lilly lilly from middletown wrote on December 14, 2016 at 4:45 pm:
Just watched the OZ show and it was very story as an ER nurse began with a very dizzy morning of nausea and localized "ponytail pain" behind my left ear. I was convinced like so many just something I ate and slept the weekend away(well only 1 day of total exhaustion)...but 4 days later I took my b/p and it was high 150/90 and I self drove myself to the ER for further evaluation...CTscan clear...spinal tap clear...but the mri revealed an incendental small 2mm rt. opthalmic carotid anuersym unruptured. transfered to Providence hospital I saw the chief neurosurgeon who will follow yearly the aneursym with MRI with Dye to see if it progresses.Being a mother of 4 I feel like many who can just push thru feeling crappy...alot of us do. However so glad to see more information out there to help us understand this serious condition. I have no restrictions as of yet but the warning signs i will never wait again. I was told for the pain(unrelated to the unruptured aneursym was tylenol.But if the sudden waves of seasick nausea present themselves with blurred vision i will not ignore them,....I just hit 50 and pray medical progress will continue to advance to help those out there. god bless and thankyou for your foundation of awareness,,,,lilly
Leslie Martin Leslie Martin from Baltimore wrote on December 14, 2016 at 1:04 pm:
Hello, my name is Leslie as you know. I found out this year in March that I have 4 Brain Aneurysms. One of them was measured @ 10 cm and the other 3 are smaller. I went to a surgeon @ a local hospital in my city. He did test that he needed to do. He told me where the Aneurysms were located as well as the surgery I well have. I was scared and devastated but, he assured me I was in good hands. The 10 cm Aneurysm procedure was done with a Pipeline Stint and Coil. I'm do for another surgery in January to remove the other 3. I thank God for my PCP who went further into getting me the test that I needed to find out what was wrong with me and Thank God that the Medical field has stepped up so much.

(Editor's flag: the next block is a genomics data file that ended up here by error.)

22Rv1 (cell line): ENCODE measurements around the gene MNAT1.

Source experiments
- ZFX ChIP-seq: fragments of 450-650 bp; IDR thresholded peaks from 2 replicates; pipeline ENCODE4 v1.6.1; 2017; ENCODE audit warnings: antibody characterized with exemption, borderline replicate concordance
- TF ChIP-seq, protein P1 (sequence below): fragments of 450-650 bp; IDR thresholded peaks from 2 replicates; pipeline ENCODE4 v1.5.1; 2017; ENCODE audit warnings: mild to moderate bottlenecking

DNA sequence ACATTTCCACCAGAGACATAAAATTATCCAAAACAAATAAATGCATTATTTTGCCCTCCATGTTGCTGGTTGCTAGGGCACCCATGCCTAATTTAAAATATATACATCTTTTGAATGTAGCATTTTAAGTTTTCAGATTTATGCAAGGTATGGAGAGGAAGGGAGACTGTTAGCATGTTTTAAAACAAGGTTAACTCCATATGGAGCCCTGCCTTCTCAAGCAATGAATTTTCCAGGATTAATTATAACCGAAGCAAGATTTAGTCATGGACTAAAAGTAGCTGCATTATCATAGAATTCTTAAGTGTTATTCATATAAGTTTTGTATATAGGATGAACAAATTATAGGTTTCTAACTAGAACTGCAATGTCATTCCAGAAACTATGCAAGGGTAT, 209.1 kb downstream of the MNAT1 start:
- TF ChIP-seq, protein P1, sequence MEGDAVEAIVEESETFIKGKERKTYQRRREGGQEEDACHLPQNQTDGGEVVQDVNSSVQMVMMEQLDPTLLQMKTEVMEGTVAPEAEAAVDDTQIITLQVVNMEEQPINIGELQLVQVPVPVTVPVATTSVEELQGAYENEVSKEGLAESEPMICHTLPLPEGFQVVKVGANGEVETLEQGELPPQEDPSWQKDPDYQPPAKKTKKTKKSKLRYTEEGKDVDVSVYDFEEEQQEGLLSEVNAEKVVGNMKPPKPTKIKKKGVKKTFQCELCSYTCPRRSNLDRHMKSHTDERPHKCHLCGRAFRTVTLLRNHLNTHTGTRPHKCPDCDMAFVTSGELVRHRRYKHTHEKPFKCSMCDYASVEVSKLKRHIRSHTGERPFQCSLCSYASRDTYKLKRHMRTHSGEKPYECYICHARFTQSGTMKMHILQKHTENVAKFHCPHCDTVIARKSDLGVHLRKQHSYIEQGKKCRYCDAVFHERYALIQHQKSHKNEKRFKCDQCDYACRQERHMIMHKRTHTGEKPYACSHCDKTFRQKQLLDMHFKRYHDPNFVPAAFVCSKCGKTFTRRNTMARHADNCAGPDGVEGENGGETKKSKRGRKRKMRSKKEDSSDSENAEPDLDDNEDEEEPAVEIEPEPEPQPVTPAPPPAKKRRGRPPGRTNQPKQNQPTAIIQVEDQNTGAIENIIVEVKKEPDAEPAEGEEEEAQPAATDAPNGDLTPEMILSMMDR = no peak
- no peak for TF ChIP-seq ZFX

Pat Pat from Fort Myers wrote on December 7, 2016 at 9:52 pm:
My cousin, Megan Phillips Aesch suffered a hemorrhagic stroke several years ago. Meg with the support of her husband and family as well as many friends, has never given up trying to regain parts of her pre stroke life. Meg's story has just been published - "I Tied My Shoes Today - Recovering from a hemorrhagic stroke" and is available on Amazon. An amazing story of courage, love and determination.
Audrey Mendez Audrey Mendez from Carle place ny wrote on December 2, 2016 at 7:34 pm:
I was released from the hospital today after coiling surgery for a brain aneurysm.i had no idea I had this..I actually went to a ear doctor for clogged ears were clear and he decided to do a MRI to make sure inside my ear was ok. Well to everyone's surprise the MRI showed the aneurysm. From there my primary Doctor sent me to do a MRA to be positive.From there I went to the neurologist who scheduled my surgery.i had the coiling done on Tuesday..Surgery went fine. Had to stay a few extra days but got home today feeling so grateful.The doctor does not know how long it was there. I had no symptoms at all.It is truly a silent killer. As I reflect on this week I am very emotional to know how lucky I was..To think I just went to check my ears. This is my second chance at life. I am going to spread the word about aneurysms..With you in mind Lisa I will try and enlighten everyone about it and let them know if you feel something different see your dr. Right away..R.I.P Lisa
Carol Stevens Carol Stevens from LaHarpe IL wrote on October 16, 2016 at 10:45 pm: